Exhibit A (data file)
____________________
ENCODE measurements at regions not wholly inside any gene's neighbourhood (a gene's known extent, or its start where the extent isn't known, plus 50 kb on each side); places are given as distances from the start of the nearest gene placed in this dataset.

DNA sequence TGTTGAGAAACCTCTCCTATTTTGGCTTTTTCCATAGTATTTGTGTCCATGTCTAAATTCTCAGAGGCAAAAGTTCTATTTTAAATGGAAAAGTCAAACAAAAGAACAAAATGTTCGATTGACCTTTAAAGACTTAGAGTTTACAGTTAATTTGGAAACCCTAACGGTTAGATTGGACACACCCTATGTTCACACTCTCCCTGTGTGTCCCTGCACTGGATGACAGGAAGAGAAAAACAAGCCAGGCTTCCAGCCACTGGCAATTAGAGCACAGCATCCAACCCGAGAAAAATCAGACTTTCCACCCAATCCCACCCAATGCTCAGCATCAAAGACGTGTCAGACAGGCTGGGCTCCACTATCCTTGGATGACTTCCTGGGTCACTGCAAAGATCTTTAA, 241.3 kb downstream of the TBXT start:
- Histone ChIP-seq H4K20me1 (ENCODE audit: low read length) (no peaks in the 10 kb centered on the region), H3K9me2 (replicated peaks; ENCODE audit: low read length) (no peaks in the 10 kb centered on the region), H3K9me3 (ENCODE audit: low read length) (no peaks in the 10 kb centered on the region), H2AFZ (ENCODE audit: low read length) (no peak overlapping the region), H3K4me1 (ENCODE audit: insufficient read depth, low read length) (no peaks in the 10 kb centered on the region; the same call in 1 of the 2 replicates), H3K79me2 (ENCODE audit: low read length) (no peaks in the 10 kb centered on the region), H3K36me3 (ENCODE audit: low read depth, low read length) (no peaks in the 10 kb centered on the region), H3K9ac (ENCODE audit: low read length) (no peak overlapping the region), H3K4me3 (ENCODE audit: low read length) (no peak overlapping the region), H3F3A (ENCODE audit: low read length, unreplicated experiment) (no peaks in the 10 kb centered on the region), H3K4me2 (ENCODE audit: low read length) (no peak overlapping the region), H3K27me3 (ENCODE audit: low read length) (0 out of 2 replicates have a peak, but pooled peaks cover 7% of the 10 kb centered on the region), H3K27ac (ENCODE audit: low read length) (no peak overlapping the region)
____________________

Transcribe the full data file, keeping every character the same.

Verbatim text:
ENCODE measurements at regions not wholly inside any gene's neighbourhood (a gene's known extent, or its start where the extent isn't known, plus 50 kb on each side); places are given as distances from the start of the nearest gene placed in this dataset.

DNA sequence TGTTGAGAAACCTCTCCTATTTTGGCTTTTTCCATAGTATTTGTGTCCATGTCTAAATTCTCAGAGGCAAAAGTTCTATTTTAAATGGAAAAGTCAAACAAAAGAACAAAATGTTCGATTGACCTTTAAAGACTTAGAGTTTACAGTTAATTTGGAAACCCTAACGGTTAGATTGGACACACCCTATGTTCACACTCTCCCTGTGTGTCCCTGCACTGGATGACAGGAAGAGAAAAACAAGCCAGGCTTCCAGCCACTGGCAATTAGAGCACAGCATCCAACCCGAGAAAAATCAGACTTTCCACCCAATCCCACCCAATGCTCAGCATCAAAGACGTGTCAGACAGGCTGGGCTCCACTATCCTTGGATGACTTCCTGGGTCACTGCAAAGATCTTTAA, 241.3 kb downstream of the TBXT start:
- Histone ChIP-seq H4K20me1 (ENCODE audit: low read length) (no peaks in the 10 kb centered on the region), H3K9me2 (replicated peaks; ENCODE audit: low read length) (no peaks in the 10 kb centered on the region), H3K9me3 (ENCODE audit: low read length) (no peaks in the 10 kb centered on the region), H2AFZ (ENCODE audit: low read length) (no peak overlapping the region), H3K4me1 (ENCODE audit: insufficient read depth, low read length) (no peaks in the 10 kb centered on the region; the same call in 1 of the 2 replicates), H3K79me2 (ENCODE audit: low read length) (no peaks in the 10 kb centered on the region), H3K36me3 (ENCODE audit: low read depth, low read length) (no peaks in the 10 kb centered on the region), H3K9ac (ENCODE audit: low read length) (no peak overlapping the region), H3K4me3 (ENCODE audit: low read length) (no peak overlapping the region), H3F3A (ENCODE audit: low read length, unreplicated experiment) (no peaks in the 10 kb centered on the region), H3K4me2 (ENCODE audit: low read length) (no peak overlapping the region), H3K27me3 (ENCODE audit: low read length) (0 out of 2 replicates have a peak, but pooled peaks cover 7% of the 10 kb centered on the region), H3K27ac (ENCODE audit: low read length) (no peak overlapping the region)